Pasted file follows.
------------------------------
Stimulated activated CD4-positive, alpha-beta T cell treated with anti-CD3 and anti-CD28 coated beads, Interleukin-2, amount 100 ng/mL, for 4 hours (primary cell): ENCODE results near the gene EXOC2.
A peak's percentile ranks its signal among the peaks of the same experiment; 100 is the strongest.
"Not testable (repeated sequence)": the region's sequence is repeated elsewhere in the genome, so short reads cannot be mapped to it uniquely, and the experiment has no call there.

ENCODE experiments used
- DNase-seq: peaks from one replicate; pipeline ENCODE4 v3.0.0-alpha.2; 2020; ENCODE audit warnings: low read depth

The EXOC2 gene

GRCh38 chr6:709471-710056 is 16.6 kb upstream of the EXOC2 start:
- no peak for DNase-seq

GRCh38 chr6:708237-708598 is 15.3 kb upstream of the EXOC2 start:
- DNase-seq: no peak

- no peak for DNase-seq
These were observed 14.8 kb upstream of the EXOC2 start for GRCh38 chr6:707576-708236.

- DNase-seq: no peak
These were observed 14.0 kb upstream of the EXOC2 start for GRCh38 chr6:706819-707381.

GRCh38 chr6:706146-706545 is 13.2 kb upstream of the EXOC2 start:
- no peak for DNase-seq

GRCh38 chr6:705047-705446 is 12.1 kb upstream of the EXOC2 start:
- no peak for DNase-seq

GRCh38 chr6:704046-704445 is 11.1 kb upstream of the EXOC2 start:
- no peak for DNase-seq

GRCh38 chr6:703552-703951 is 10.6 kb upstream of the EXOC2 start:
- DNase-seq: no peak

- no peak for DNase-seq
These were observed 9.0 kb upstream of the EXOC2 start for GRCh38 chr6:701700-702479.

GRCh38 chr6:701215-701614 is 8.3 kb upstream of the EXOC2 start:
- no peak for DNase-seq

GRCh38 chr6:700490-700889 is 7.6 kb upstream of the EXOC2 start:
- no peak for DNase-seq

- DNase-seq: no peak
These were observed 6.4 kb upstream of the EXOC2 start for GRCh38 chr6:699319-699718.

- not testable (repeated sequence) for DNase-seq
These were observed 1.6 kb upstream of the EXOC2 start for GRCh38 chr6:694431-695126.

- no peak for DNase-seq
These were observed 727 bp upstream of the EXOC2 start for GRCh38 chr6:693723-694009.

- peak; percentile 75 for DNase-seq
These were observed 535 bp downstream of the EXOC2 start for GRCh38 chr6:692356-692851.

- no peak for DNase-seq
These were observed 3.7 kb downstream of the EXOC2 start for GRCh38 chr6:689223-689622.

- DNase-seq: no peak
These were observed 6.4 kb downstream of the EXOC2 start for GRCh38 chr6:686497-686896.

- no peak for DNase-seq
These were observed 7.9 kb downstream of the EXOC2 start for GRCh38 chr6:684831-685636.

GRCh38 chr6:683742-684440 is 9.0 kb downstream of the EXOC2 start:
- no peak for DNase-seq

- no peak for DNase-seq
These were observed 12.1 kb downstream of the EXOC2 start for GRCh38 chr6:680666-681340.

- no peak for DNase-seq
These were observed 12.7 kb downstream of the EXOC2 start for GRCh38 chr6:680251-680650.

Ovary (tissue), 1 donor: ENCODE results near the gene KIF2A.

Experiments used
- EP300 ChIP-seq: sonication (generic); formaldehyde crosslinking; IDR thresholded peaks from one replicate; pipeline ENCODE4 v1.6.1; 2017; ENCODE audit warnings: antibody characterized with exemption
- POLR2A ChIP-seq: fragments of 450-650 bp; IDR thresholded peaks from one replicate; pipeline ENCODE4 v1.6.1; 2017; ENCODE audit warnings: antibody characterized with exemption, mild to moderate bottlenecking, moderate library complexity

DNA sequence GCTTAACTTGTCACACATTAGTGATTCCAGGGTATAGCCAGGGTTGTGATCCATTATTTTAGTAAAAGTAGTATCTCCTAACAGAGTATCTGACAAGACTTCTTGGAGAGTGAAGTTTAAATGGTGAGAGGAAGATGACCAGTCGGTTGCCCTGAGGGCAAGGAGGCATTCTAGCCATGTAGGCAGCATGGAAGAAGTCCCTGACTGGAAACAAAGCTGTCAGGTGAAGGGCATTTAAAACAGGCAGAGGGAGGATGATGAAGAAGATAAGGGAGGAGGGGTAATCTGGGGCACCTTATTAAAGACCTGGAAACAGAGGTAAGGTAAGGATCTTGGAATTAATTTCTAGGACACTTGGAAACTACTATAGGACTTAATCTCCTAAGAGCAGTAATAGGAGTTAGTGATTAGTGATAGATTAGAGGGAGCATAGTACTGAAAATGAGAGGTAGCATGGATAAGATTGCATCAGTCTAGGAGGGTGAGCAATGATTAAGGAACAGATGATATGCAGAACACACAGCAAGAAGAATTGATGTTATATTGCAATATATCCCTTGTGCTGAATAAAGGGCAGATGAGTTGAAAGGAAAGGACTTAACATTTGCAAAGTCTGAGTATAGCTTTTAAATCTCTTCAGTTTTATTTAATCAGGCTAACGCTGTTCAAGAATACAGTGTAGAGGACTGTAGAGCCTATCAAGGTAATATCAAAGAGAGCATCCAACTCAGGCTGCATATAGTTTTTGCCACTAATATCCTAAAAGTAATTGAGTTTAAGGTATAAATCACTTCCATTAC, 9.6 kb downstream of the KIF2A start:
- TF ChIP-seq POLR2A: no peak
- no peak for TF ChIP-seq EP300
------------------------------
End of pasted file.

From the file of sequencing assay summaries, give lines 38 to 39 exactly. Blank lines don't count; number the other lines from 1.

These were observed 3.7 kb downstream of the EXOC2 start for GRCh38 chr6:689223-689622.

- DNase-seq: no peak